We puttered around awhile waiting for the electricity to come back on and listened to our neighbors on their patios calling all their friends to let them know about this latest bit of earth-shattering news. Being the middle of dinnertime on a weeknight did make it somewhat more annoying than usual, but the voices ranged from nonchalant laughing to paranoid panic so I found it an amusing bit of anthropological study. After about a half hour I pulled up the power company’s website on my phone to check the status. They estimated it would be 9:00pm before power could be restored. Hubby and I debated cooking the entirety of dinner on the stove top, since we could light the burners with matches, but decided it was getting too late even for that. The partially cooked food went into the fridge (now just an ice box) and we went to the local burger joint.

Now, being medieval recreationists, we tend to have candles and lanterns all over the place. When we returned with the food, I retrieved one of the hurricane lamps from the fireplace mantel and set it on the kitchen table.

One of our (very dusty) hurricane lamps in service.

One of our (very dusty) hurricane lamps in service.

My husband and I ate and chatted by lamplight and didn’t really think much about the power being out. Temperatures were mild so we weren’t worried about the food in the fridge or sleeping without a heater. We’ve certainly camped in much less hospitable situations. About 9:00pm I checked the power company’s website again and the repair estimate had been revised to midnight. Shrug. Hubby set his cell phone’s alarm and we went to bed.

Normally I don’t go to bed that early in the evening, but 1) I’d been having a bad couple of days because of body aches and a touch of insomnia and needed to lay down anyway, and 2) what the hell else was there to do? When I woke up a few hours later and couldn’t get back to sleep, I trundled back down stairs and lit up the hurricane lamp again. The new estimate on the power company’s website was 6:00am. Wow. The longest outage prior that I could remember was about seven hours. Of course, at the height of a summer heat wave, which made it even more memorable. Thank the gods for whoever invented battery-operated fans.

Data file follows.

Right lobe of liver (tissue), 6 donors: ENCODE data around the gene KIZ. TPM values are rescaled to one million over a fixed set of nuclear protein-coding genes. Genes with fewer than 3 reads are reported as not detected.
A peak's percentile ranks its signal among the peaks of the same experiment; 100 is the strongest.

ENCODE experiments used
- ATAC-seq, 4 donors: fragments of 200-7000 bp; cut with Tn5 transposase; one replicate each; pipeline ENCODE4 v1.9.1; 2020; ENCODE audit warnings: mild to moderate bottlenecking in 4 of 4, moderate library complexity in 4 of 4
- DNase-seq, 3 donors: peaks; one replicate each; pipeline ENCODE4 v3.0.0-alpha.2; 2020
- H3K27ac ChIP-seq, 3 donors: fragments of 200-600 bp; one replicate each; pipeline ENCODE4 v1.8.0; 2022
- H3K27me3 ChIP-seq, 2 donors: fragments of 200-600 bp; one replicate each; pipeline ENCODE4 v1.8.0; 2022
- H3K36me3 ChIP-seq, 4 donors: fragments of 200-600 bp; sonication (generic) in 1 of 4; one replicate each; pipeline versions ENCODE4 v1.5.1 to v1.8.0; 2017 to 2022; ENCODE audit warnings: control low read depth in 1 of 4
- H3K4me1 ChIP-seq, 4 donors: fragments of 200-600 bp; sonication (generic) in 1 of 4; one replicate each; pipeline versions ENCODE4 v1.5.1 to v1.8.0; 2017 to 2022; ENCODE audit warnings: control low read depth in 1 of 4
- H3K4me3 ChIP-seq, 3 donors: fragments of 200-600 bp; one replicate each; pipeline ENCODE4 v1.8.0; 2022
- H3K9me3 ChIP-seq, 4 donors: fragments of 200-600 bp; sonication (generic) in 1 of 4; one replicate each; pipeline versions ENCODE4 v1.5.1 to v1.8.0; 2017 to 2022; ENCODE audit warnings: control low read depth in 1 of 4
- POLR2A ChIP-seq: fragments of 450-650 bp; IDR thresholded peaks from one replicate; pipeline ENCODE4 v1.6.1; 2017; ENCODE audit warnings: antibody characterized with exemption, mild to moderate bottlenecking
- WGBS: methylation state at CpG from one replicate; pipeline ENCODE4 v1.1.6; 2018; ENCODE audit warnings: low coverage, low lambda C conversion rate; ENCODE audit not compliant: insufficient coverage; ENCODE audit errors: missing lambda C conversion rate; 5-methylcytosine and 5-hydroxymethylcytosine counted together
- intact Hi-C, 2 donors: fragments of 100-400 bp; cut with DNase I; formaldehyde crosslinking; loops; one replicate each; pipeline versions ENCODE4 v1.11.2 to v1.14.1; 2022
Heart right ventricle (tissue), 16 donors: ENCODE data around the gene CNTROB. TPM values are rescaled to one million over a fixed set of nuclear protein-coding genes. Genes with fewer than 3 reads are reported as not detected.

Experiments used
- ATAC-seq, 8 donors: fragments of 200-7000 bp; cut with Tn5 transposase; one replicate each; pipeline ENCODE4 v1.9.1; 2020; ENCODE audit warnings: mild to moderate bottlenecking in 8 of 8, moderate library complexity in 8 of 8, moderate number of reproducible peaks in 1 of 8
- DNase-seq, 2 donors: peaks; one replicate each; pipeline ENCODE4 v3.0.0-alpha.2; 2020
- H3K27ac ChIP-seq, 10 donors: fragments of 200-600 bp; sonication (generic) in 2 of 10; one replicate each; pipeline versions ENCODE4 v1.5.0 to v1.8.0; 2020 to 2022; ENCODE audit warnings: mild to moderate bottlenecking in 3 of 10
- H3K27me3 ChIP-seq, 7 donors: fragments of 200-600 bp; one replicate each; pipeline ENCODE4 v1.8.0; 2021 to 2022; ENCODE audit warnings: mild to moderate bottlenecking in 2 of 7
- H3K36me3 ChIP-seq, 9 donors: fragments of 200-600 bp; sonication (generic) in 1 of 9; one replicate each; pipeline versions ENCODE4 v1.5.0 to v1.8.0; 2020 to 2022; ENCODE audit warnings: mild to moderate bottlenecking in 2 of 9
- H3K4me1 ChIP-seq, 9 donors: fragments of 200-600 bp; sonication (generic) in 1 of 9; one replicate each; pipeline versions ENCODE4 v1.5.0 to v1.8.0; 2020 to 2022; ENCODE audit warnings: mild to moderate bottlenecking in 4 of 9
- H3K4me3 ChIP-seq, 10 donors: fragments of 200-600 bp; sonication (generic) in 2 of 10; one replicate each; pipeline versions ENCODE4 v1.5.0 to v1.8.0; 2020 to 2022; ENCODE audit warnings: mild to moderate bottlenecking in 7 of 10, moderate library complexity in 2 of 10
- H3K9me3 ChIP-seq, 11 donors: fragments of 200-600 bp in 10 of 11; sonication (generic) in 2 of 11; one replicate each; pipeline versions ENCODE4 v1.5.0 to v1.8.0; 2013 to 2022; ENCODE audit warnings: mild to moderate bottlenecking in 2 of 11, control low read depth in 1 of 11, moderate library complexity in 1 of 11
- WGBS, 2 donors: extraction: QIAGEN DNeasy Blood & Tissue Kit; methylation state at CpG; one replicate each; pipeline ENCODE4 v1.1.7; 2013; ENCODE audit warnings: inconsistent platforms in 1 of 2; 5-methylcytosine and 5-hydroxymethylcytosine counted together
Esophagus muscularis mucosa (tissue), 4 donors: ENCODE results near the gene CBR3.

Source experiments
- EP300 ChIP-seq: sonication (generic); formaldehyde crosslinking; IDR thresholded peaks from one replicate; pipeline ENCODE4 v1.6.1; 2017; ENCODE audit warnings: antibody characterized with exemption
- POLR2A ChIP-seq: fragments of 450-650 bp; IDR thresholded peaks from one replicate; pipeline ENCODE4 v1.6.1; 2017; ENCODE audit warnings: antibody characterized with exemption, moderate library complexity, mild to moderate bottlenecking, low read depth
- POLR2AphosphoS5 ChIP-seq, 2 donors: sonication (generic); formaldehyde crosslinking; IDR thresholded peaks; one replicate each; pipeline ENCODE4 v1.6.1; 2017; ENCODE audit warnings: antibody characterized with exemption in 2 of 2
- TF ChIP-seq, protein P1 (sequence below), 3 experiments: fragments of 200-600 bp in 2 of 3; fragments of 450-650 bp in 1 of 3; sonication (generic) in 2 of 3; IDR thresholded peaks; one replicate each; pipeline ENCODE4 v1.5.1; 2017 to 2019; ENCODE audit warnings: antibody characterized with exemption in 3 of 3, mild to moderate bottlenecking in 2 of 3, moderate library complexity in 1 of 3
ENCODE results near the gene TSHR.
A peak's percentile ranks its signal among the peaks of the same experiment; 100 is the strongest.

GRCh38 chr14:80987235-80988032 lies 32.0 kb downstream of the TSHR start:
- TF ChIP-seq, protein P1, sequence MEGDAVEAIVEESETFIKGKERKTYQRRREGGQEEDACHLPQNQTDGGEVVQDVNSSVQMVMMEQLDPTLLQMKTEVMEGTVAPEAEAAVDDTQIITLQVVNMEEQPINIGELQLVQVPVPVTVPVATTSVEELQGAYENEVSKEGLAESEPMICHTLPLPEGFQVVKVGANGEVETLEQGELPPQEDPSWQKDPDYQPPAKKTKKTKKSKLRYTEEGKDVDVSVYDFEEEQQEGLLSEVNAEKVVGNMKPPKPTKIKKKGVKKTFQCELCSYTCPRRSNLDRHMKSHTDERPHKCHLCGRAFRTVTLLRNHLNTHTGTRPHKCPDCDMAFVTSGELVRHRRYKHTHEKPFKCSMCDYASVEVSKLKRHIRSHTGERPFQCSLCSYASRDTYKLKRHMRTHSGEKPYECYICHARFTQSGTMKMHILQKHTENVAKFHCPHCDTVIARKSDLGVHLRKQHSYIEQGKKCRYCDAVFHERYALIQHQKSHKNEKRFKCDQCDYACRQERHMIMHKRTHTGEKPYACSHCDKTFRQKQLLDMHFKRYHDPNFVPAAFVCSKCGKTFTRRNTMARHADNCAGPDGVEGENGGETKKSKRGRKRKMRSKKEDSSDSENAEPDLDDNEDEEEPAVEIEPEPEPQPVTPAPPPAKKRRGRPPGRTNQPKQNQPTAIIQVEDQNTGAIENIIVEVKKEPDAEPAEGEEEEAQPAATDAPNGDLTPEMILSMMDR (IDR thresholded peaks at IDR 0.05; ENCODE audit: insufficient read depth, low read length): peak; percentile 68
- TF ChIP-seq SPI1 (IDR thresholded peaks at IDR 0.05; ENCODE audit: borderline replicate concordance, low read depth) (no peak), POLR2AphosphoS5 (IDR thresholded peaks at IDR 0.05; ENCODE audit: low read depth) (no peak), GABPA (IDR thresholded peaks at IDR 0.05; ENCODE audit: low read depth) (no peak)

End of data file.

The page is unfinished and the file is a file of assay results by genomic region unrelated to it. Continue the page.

So here I am, in the middle of the night, no lights, no TV, no computer, the phone running low on power – what’s a girl to do? Well, this one pulled out her favorite paper and her favorite fountain pen and let the imagination go. I sat there noodling on a couple of short stories as I listened to the sounds outside – nearly constant sirens, dogs barking, the couple down the street having their weekly argument, the boom box car that so loves to cruise through our residential neighborhood at 3:00 in the morning rattling our windows – and really enjoying the experience. There’s something about putting actual pen to actual paper that just can’t be duplicated with electronics. The paper’s texture, the smell of the ink, the scratch-scritch of the nib as the words tumble out under the golden flicker of firelight. It sent me back to the early days of my writing – #2 pencil on notebook paper – when the process seemed so much more visceral and organic.

Don’t get me wrong – I love my iMac with its Scrivener software and its instant research (read: Internet) access – but spending a few hours with pen and paper again really reminded me of why I started writing in the first place. It gives me a connection to the process I just can’t get any other way, and I realized how much I missed it.

The power was out for a total of eighteen hours. One of the longest I’ve ever experienced. And while a number of my neighbors seemed to have had serious issues (judging by the sirens), it wasn’t really a problem for me. My husband recently asked me if I would mind living in a mobile home if it meant we could get out of California. I told him I’d happily live in our tent for that reward (it’s not like it would be really roughing it – see “Playing Dress Up” for an explanation). It would mean less computer and TV and energy saving light bulbs, and more pen and paper and hurricane lamps. But I think I could live with that.


© 2015   Cheri K. Endsley   All Rights Reserved.